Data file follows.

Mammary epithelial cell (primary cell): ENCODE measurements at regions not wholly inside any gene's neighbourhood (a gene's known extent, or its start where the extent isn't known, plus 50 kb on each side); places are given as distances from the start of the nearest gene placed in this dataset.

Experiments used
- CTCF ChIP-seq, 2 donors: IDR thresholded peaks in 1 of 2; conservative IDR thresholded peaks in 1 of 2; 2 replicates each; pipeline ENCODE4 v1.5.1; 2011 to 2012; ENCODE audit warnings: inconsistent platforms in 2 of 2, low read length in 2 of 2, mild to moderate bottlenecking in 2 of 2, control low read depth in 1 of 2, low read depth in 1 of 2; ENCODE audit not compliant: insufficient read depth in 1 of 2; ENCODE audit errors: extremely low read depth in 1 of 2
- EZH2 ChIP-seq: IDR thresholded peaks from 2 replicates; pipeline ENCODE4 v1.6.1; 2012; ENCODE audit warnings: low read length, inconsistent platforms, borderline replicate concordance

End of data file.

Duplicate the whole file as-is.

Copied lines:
Mammary epithelial cell (primary cell): ENCODE measurements at regions not wholly inside any gene's neighbourhood (a gene's known extent, or its start where the extent isn't known, plus 50 kb on each side); places are given as distances from the start of the nearest gene placed in this dataset.

Experiments used
- CTCF ChIP-seq, 2 donors: IDR thresholded peaks in 1 of 2; conservative IDR thresholded peaks in 1 of 2; 2 replicates each; pipeline ENCODE4 v1.5.1; 2011 to 2012; ENCODE audit warnings: inconsistent platforms in 2 of 2, low read length in 2 of 2, mild to moderate bottlenecking in 2 of 2, control low read depth in 1 of 2, low read depth in 1 of 2; ENCODE audit not compliant: insufficient read depth in 1 of 2; ENCODE audit errors: extremely low read depth in 1 of 2
- EZH2 ChIP-seq: IDR thresholded peaks from 2 replicates; pipeline ENCODE4 v1.6.1; 2012; ENCODE audit warnings: low read length, inconsistent platforms, borderline replicate concordance